5. 'Kill Bill: Volume 1' (2003)
When Quentin Tarantino finally returned after a much-too-long hiatus following “Jackie Brown,” he did so with a vengeance. Literally. “Kill Bill, Vol. 1” is an out-of-control martial arts epic from a filmmaker who, up until this point, had been known primarily for his talky dialogue sequences. It’s just the kind of sharp left turn we’d expect from a director whose career has taken just as many twists as his movies have. Uma Thurman stars as a woman who was left for dead at her wedding rehearsal and wakes up ready for revenge. Indulging in his love of samurai films and Kung Fu epics, Tarantino creates a beautifully realized, candy-colored world full of lovingly crafted swords and tons of arterial spray. As a straight up popcorn epic, it doesn’t get much better than “Kill Bill, Vol. 1.” And that cliffhanger? *Chef’s kiss*
4. 'Jackie Brown' (1997)
While “Jackie Brown” was quickly dismissed when it was initially released as the limp follow-up to “Pulp Fiction,” it has grown in stature over the years, and now towers as one of the director’s most mature, thoughtful works. Notable for being the only movie based on a preexisting work (Elmore Leonard’s suitably twisty crime novel “Rum Punch”), it was adapted and interpreted as only Tarantino could, turning the lead character from a white woman into a middle-aged black woman (a never-better Pam Grier) and making the title something that could have fit on any Blaxpoitation bill. With “Jackie Brown,” his youthful exuberance is put on the back burner for a meditation on what it means to get old gracefully and with humility (almost all of the characters, from Grier to Samuel L. Jackson to Robert Forster to Robert De Niro are concerned about this in one way or another). It’s far from the director’s flashiest film, but it is one of his emotionally complex. Now could he please bring Michael Keaton back for something?
3. 'Once Upon a Time in Hollywood' (2019
Tarantino’s latest sprawling masterwork (its codename while filming was “Magnum Opus” and, yeah, that’s about right) is a shaggy hangout of a movie, a nearly three-hour tour of 1969 Los Angeles and all of the colorful characters who call it home. Leonardo DiCaprio and Brad Pitt, in what could easily be described as career-best performances, are best friends (DiCaprio is a fading TV star, Pitt is his stunt double and drive) who have the bad luck of living next door to Sharon Tate (a luminous Margot Robbie) and Roman Polanski in the weeks and months leading up to the Manson attack. But this isn’t a Manson movie, far from it, it’s about so much more – the transformative power of cinema, the way that eras bleed into one another (quite literally), friendship, love, and the kind of psychic schism that the murders caused. It’s possibly Tarantino’s most nakedly emotional movie and easily his sweetest. But it’s also audacious and loud and full of technical wizardry (Pitt’s visit to the family’s camp, a former ranch and western shooting location, is full of horror and tension); in other words, the kind of movie only Tarantino could pull off.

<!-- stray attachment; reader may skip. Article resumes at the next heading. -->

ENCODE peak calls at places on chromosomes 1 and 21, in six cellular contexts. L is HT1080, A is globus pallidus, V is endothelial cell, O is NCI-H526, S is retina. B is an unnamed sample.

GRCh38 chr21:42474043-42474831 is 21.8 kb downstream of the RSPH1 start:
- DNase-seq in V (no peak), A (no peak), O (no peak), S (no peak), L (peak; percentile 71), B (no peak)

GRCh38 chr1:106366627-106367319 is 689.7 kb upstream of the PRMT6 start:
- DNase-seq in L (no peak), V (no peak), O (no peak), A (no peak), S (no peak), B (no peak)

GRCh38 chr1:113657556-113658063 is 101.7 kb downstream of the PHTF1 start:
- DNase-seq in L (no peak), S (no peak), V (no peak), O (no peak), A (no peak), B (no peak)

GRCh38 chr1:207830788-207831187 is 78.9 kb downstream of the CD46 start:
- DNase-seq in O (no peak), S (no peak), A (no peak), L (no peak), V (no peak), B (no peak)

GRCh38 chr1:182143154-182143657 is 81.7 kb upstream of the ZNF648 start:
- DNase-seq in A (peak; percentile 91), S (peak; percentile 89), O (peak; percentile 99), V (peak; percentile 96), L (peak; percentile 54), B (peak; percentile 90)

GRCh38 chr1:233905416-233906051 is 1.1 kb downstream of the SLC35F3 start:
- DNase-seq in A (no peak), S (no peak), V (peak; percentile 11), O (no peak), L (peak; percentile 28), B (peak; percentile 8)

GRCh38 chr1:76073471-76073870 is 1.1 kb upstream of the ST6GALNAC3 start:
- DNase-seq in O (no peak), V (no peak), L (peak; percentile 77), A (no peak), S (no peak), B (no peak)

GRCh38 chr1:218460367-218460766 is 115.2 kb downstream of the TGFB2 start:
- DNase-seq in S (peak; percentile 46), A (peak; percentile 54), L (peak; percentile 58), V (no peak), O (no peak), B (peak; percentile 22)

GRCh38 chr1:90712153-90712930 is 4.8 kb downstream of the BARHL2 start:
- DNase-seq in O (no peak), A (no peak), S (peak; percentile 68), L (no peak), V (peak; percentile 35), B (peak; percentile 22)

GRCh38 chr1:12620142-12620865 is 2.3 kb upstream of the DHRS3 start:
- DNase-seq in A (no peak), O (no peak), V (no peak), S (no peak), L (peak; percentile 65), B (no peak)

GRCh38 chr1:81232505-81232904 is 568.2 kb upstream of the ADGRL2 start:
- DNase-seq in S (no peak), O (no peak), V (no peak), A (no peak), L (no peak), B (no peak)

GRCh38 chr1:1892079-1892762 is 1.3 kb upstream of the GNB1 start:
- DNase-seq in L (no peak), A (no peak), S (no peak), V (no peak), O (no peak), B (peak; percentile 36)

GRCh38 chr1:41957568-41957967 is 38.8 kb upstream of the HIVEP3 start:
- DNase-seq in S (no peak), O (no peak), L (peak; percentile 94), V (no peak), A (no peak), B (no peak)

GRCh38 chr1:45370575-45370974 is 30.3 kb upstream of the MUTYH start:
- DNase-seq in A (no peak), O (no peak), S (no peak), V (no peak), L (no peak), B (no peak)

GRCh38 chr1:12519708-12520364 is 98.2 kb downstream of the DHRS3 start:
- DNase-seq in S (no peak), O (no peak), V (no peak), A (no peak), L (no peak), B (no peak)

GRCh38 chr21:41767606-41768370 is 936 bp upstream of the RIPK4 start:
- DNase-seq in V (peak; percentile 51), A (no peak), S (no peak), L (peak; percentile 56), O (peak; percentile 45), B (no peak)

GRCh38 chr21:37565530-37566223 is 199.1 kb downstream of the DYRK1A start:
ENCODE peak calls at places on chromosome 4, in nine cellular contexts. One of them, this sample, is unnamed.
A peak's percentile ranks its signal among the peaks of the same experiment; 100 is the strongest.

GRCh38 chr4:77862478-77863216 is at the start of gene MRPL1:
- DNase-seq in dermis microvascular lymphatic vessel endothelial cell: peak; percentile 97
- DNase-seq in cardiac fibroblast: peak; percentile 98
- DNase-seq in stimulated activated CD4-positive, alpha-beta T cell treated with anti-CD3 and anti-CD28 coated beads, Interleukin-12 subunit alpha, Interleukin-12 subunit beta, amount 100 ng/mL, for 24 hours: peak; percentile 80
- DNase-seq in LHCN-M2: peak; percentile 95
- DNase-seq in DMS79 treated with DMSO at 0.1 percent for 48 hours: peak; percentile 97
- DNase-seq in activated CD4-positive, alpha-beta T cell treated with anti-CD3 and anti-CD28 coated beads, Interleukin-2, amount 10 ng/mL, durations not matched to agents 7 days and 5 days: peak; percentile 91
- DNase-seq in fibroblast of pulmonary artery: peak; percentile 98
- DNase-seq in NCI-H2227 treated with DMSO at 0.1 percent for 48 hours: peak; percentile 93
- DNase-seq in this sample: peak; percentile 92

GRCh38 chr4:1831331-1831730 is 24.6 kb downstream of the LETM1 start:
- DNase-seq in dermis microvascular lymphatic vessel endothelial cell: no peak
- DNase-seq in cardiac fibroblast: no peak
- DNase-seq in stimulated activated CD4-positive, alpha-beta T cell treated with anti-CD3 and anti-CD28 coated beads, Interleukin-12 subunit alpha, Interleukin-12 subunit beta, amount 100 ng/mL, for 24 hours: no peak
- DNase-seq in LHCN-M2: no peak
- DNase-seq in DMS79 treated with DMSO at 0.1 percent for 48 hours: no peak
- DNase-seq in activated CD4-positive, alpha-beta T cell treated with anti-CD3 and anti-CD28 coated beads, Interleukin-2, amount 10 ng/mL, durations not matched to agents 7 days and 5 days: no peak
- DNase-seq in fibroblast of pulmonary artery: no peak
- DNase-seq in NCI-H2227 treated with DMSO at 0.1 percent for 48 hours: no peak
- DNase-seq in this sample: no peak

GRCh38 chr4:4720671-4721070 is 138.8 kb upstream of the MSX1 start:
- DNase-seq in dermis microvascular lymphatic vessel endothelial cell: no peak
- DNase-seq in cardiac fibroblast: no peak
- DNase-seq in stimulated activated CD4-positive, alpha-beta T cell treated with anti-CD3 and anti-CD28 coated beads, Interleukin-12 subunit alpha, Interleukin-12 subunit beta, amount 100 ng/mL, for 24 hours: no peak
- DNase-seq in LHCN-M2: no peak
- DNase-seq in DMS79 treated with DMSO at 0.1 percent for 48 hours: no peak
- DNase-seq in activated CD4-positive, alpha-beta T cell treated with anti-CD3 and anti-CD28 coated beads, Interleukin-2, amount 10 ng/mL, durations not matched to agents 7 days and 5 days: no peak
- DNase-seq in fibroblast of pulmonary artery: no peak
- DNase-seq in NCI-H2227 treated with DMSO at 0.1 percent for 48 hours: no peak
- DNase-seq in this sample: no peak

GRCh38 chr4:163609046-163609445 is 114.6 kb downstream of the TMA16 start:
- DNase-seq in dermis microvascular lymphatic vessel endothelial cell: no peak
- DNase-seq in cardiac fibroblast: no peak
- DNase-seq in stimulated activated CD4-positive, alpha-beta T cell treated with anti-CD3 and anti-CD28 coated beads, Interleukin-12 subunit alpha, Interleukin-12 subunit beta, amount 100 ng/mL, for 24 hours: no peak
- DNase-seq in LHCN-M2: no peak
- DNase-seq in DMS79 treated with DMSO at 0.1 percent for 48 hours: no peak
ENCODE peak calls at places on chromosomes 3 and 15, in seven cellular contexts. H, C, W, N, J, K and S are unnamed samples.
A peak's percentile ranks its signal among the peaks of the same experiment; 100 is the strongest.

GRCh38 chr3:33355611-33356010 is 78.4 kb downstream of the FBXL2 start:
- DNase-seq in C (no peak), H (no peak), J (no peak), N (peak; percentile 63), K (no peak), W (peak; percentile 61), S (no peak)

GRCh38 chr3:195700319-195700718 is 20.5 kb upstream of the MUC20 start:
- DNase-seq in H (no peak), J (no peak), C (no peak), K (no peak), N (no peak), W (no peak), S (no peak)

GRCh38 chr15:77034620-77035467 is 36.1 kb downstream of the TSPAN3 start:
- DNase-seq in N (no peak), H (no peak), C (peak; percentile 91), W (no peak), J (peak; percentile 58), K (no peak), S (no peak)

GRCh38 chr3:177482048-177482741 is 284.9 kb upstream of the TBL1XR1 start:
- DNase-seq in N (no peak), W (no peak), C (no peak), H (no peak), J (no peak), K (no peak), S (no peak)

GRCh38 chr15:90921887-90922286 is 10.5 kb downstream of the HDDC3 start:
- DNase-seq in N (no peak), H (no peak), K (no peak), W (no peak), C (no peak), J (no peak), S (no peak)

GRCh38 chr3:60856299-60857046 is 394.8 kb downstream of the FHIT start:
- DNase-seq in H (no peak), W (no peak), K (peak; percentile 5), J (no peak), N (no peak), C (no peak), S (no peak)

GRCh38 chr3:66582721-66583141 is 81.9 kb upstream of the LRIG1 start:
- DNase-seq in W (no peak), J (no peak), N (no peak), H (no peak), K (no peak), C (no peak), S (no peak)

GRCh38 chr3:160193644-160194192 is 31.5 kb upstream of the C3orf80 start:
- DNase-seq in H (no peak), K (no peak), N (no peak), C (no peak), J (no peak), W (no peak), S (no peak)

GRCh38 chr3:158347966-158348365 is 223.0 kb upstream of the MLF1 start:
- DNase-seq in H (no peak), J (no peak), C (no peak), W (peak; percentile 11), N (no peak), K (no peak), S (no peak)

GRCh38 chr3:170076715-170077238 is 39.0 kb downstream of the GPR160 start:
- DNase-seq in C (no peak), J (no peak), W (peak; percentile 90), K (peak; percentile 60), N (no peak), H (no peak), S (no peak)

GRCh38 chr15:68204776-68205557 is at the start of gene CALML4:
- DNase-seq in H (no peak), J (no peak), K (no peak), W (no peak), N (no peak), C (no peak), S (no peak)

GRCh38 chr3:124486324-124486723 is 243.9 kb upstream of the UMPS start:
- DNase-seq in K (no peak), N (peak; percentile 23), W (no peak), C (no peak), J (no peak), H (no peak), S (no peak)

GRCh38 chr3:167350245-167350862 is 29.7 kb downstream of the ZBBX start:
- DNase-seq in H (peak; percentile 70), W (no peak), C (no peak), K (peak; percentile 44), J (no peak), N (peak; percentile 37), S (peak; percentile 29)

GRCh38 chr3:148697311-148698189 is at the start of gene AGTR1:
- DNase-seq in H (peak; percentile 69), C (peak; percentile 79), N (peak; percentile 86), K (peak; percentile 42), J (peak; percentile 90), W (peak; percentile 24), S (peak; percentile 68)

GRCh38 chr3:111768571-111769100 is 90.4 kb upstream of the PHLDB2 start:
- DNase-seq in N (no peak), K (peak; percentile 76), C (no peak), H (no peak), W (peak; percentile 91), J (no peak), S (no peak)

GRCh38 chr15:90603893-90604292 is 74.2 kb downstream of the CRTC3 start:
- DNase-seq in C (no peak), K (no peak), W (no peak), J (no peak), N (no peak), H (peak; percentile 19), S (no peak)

2. 'Inglourious Basterds' (2007)
Talk about a flex: “Inglourious Basterds,” a worldwide box office hit and critical darling, is a nearly three-hour WWII epic that doesn’t feature any actual war sequences, is loosely divided up into “chapters” (many of them extended suspense set pieces) and features very little spoken English dialogue. (My guess is around 30% of it is in English.) But what people responded to was the fearlessness and confidence in Tarantino’s storytelling (put a Bowie song in a period drama, sure!), its expert technical craft (it’s just gorgeous), its cathartic alternate history ending and the caliber of the performances, many essayed by actors and actresses audiences had never seen before or even heard of (besides, of course, the brilliant Brad Pitt performance at the movie’s center). It’s one of those ballsy gambles that only Tarantino could have pulled off.
1. 'Pulp Fiction' (1994)
“Pulp Fiction” didn’t just blow up America cinema, paving the way for the creative and commercial gold rush of independent cinema in the mid-1990s but it served to resurrect the career of John Travolta (who would spend much of the remaining decade enjoying the afterglow) while simultaneously announcing the arrival of a major artistic talent in writer-director Quentin Tarantino (who would win an Oscar for his script and a Palme d’Or for his movie). “Pulp Fiction” was everything. It was everywhere. And it’s effects can still be felt today, every time a criminal lowlife in a movie has a lengthy digression about pop culture or an incongruous pop song is played against some act of horrible violence. At the time, nobody had seen a movie like “Pulp Fiction,” one as bold and confidently told, with its jumbled narrative structure and outré characters. 25 years later, it still feels as fresh and original and explosive.